Andrea Figari is a Global Programmes Manager in the Global Outreach and Campaigns Department at Transparency International
What does it take to find out…
- what your country is doing to fight corruption?
- whether the school that your children go to has received the right budget allocation?
- who your Prime Minister or President meets during the week?
- where political candidates get their funding?
- the terms of a contract for a new water and sanitation system?
- how your country’s budgets are spent and where?
In over 80 countries around the world it is possible to get this information by submitting a request to the appropriate institution using an access to information or freedom of information law.
Today we celebrate International Right to Know Day –established in 2003 by the The Freedom of Information Advocates Network, promoting the right to information. The aim of Right to Know Day is to raise awareness of every individual’s right of access to government-held information: the right to know how elected officials are exercising power and how tax-payers’ money is being spent.
The right to information is at the heart of a healthy democracy and is a fundamental pillar in structures that help prevent and fight corruption.
It is the daily efforts of thousands of citizens around the world requesting information that are the only way to make sure these laws are more than just good words on paper –and days like Right to Know Day are here to remind us all of the importance of persisting in having our rights recognized.
By requesting and receiving information we can make better, informed decisions and can also keep our governments accountable. Transparency International has studied the state of access to information in over 70 countries as part of the research on National Integrity System assessments.
Anti-corruption conventions like the UN Convention against Corruption and the Inter-American Convention Against Corruption provide a checklist for reforming governments and represent a tool for civil society groups to hold their governments accountable.
Since the last Right to Know Day in 2010 seven countries passed such legislation, with 18 more considering doing so. After an 11 year campaign, the law was finally passed in Nigeria, with Liberia, Guinea, Guyana, Mongolia, Jersey and El Salvador joining the community of countries recognising the right to know. In Morocco and Ukraine, progress came in improvement of administrative processes, and in Tunisia citizens voted for a new constitution including the right to information. Argentina, Bolivia, Botswana, Brazil, Cambodia, Colombia, Ghana, Kazakhstan, Mali, Morocco, Mozambique, the Philippines, Rwanda, Senegal, Sierra Leone, Spain and Tanzania are currently debating such laws. Perhaps the greatest disappointment during the last year was the defeat of efforts in Sri Lanka to approve legislation.
Today hundreds of advocates promoting the right to information are raising their voices –focusing on a wide spectrum of topics and scattered around the world. One initiative promotes better information around how aid is distributed, another offers the chance to Ask the EU directly about its initiatives.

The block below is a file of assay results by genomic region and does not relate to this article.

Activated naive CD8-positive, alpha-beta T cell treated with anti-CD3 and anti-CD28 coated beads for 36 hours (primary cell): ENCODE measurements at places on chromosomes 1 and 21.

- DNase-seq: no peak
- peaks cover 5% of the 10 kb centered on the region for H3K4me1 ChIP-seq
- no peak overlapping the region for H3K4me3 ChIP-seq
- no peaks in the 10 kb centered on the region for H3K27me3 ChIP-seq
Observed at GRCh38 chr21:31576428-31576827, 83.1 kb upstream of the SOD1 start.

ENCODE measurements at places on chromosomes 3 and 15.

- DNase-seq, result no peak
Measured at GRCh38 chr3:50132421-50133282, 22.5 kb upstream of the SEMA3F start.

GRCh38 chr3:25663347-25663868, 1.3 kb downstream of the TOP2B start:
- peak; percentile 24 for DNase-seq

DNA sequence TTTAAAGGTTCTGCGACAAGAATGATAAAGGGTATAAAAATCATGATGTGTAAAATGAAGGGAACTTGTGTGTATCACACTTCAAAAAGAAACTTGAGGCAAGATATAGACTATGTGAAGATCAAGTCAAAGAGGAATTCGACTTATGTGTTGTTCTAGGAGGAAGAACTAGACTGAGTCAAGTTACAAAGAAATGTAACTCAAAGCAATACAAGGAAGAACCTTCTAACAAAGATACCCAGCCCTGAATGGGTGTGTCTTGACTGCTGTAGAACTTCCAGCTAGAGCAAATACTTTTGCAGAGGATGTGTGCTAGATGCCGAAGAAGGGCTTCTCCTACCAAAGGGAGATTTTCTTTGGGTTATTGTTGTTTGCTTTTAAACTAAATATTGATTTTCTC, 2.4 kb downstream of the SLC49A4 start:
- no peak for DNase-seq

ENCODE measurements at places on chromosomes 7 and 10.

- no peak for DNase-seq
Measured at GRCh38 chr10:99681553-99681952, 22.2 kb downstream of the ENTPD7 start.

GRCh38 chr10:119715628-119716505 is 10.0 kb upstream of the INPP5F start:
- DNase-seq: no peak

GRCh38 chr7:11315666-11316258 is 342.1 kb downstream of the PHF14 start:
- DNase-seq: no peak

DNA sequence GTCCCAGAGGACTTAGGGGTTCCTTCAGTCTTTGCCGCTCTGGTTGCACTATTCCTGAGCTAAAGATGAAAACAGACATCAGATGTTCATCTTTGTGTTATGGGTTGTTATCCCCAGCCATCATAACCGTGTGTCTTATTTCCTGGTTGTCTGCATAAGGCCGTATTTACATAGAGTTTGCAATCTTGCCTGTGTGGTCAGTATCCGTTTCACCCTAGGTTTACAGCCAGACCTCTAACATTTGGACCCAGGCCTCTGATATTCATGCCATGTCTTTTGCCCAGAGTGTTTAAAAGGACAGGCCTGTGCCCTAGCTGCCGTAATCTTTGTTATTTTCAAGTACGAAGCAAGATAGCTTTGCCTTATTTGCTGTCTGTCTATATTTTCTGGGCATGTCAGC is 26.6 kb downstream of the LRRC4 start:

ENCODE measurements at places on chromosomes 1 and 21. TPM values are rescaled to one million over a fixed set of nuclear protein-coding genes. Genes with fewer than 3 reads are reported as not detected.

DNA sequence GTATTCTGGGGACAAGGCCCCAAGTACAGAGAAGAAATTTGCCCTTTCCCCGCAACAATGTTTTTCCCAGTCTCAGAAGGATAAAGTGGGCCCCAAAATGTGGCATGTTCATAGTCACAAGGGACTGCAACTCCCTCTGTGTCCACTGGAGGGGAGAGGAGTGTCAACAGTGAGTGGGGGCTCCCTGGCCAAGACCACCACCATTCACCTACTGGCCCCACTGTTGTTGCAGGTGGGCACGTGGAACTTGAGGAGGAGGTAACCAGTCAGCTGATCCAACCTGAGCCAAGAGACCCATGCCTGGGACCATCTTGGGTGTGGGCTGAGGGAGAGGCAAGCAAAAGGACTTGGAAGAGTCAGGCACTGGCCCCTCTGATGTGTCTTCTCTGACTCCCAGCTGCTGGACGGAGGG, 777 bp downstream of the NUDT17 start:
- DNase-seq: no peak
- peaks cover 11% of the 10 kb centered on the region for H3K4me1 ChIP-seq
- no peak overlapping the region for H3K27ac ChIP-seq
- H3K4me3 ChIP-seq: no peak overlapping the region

In Latin America, a regional alliance of 24 organisations and over 80 experts regularly supports campaigners to strengthen the right to know in the region. Last week, the African Platform on Access to Information vowed to campaign to increase the number of countries with access to information laws in the continent –currently only South Africa and Nigeria have laws like these. At international level, the recently launched Open Government Partnership and its 10 participating countries seek to bring some progress. The quality of access to information laws varies enormously, according to a new rating system devised by Access Info Europe and the Centre for Law and Democracy. The Open Justice Initiative Access to Information monitoring tool measures the degree of implementation of such laws. Within the global human rights framework, this year the UN Committee for Human Rights reinforced the right to freedom of expression and information .
A recent case against Chile at the Interamerican Court of Human Rights resulted in a landmark precedent ruling explicitly recognizing the right to access information. Access to information also plays an important role in how citizens report corruption, revealing that reporting corruption is better in regimes with more transparency, as outlined in the paper Transparency, citizen-reporting and the fight against corruption submitted by Transparency International at the First Global Conference on Transparency Research.
Moreover, several initiatives, including one supported by Transparency International Georgia, are promoting the publication of government data for citizens to use. Other countries have joined the worldwide Open Data initiatives, strengthening the trend linking transparency and technology underlying the improvement in information availability and the way it is presented to the public.
Our next step will be a new report testing how access to information laws help campaigners monitoring the implementation of the UN Convention against Corruption.
Which of these initiatives do you think will have the biggest impact? Have you been involved in an initiative to promote greater access to information?
Have you ever used filed an access to information request? How do you exercise your right to information?